U.S. real estate investment trusts are seeking a bigger piece of the more than $500 billion of property investments from pensions, aiming to attract money from the private-equity funds traditionally favored by managers.
The National Association of REITs found that a portfolio 30 percent invested in commercial property shares delivered a higher return relative to one more heavily tilted toward private-equity funds, based on a study to be published today on the group’s website. Pension funds typically put less than 10 percent of their real estate allocations into publicly traded REITs to protect against stock-market volatility.
The Washington-based real estate association, which represents about 200 companies, says that what it calls “the REIT third” can help state and corporate pensions narrow a funding shortfall that totals almost $1.5 trillion, according to the Center for Retirement Research at Boston College. A bigger REIT allocation, and a smaller one in private equity, would offer better diversification and more consistent returns, said Brad Case, NAREIT’s vice president for research.
The trick is in the timing, he said.
“The public side is liquid, so therefore when investors start to get concerned about the future of asset values, they sell their REIT stocks, whereas they can’t get out of their private-equity real estate funds,” he said in a telephone interview. “That lag is what gives the institutional investor the diversification benefit.”
Three Fund Types
The NAREIT study analyzed 22 years of data encompassing both the 2008 credit crisis and the savings and loan collapse of the early 1990s. It examined REIT returns compared with the three main types of real estate private equity: so-called core funds, which buy properties with mostly cash; high-yield “opportunity” funds, which can use as much as 70 percent borrowed money and aim to boost returns beyond 20 percent; and “value-added” funds, which exist between the two.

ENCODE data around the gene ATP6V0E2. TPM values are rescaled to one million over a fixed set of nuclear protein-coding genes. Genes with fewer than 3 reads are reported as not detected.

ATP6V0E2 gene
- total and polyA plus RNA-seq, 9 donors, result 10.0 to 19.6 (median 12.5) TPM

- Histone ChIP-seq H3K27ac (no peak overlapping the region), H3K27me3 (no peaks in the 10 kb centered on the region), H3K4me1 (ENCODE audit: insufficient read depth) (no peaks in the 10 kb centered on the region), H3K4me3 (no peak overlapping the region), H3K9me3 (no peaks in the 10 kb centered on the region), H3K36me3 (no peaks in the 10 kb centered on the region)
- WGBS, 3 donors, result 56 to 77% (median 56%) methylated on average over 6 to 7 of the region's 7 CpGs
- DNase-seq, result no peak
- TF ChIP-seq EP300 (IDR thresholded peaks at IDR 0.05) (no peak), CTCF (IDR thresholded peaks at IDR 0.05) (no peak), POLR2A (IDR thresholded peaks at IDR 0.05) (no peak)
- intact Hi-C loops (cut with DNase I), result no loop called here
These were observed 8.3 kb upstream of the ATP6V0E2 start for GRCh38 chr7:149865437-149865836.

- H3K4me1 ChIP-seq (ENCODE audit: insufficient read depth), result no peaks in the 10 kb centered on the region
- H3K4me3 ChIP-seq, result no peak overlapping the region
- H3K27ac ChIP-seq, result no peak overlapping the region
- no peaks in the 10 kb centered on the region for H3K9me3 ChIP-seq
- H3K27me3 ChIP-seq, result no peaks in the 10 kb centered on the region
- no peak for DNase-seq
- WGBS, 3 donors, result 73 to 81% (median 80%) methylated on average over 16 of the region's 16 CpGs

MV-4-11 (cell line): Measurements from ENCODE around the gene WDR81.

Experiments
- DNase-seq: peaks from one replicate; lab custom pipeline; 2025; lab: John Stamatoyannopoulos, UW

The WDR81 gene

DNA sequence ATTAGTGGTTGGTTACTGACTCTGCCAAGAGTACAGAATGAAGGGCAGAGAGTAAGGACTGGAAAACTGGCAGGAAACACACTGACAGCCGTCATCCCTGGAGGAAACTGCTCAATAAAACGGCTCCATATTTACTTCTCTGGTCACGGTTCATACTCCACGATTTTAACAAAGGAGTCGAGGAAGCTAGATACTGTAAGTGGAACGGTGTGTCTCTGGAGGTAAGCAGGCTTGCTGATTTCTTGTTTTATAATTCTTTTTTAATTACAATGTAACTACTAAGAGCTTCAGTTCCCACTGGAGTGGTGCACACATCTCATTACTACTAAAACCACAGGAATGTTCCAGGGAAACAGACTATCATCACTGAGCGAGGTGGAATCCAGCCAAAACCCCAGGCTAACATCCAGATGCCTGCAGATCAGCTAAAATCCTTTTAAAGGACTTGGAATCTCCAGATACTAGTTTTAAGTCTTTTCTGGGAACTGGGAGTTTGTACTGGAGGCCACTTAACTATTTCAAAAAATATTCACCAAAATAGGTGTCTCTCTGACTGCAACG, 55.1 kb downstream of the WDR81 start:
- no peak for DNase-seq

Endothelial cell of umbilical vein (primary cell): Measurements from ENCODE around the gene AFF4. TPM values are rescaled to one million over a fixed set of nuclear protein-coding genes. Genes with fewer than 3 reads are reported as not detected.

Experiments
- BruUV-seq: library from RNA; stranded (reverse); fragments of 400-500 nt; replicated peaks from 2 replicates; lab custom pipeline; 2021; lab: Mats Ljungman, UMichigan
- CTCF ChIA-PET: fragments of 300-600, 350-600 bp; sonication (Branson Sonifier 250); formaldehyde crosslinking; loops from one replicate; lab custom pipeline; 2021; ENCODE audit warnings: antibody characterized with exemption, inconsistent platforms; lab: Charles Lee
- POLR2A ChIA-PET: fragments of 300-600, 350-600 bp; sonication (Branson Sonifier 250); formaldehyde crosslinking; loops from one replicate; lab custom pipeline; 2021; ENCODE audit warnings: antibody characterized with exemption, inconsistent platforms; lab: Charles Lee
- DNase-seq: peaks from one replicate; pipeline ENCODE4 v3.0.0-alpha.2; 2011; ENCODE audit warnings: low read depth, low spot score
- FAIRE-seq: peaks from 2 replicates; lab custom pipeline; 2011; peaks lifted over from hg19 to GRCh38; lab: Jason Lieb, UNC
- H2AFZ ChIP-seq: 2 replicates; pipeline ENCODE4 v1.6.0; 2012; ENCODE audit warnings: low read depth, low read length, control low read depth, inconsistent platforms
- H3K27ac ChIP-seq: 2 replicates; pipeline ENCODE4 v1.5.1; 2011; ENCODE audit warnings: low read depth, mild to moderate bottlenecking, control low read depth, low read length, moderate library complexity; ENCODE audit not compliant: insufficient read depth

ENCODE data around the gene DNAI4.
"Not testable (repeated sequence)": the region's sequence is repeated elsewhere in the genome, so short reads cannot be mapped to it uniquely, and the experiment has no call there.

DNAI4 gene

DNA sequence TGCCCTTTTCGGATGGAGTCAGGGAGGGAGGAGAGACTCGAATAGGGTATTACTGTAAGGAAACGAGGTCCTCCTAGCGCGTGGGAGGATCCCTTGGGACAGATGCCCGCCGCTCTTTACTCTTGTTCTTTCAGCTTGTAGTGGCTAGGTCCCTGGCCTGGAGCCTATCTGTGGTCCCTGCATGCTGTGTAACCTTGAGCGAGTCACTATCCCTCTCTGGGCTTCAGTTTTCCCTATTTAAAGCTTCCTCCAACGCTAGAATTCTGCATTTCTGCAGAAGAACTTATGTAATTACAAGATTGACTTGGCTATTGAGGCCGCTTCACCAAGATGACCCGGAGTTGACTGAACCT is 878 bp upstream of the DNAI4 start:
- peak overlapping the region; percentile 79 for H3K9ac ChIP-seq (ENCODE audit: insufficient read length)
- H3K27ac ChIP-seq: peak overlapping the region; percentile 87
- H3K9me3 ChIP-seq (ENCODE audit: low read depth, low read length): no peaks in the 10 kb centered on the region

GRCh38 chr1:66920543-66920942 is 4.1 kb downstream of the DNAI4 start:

The study found that a portfolio consisting of 30 percent REITs, 49 percent in core private funds and 21 percent in high- yield funds averaged an 8.2 percent annual return from 1992 to the third quarter of 2010. A portfolio with 9 percent REITs and 20 percent in value-added funds returned 6.7 percent a year for the same period. The NAREIT-preferred allocation also had a superior Sharpe Ratio, a measurement that seeks to balance volatility with return expectations.
The private and public sides of real estate are contending for slices of what NAREIT estimates is a half-trillion dollar pie, or about 10 percent of the $5.3 trillion in pension investments.
A portfolio 30 percent in REITs may add too much risk to the investments, said Mark Roberts, global head of research at Dallas-based Invesco Real Estate, an asset-management company whose property-investment options includes private-equity funds.
“When you’re looking at that kind of composition of real estate, what investors need to be mindful of is that is starting to take the leverage level of their real estate portfolio upwards of 40 or 50 percent or more,” he said in a telephone interview. “Relative to, say, an unlevered real estate market, that amount of leverage will double the volatility of returns.”
Invesco research shows that about 15 percent invested in REITs maximizes returns without increasing risk, Roberts said.
The largest, best-known real estate private-equity funds are run by investment banks including Goldman Sachs Group Inc. and Morgan Stanley, as well as asset managers such as Blackstone Group LP, Starwood Capital Group LLC, and AREA Property Partners LP. Many of them made their reputations with high-yield opportunity funds that delivered annual returns of as much as 40 percent in the late 1990s.